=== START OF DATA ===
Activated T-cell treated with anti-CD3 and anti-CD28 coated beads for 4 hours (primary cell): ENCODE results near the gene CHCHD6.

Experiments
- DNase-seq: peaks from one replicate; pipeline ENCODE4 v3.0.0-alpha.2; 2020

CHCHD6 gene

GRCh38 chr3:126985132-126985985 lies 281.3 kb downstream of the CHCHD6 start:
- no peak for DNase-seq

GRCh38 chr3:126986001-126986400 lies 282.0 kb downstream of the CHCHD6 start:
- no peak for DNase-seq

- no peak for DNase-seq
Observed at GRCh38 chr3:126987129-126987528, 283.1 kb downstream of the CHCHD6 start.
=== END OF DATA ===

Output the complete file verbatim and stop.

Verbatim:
Activated T-cell treated with anti-CD3 and anti-CD28 coated beads for 4 hours (primary cell): ENCODE results near the gene CHCHD6.

Experiments
- DNase-seq: peaks from one replicate; pipeline ENCODE4 v3.0.0-alpha.2; 2020

CHCHD6 gene

GRCh38 chr3:126985132-126985985 lies 281.3 kb downstream of the CHCHD6 start:
- no peak for DNase-seq

GRCh38 chr3:126986001-126986400 lies 282.0 kb downstream of the CHCHD6 start:
- no peak for DNase-seq

- no peak for DNase-seq
Observed at GRCh38 chr3:126987129-126987528, 283.1 kb downstream of the CHCHD6 start.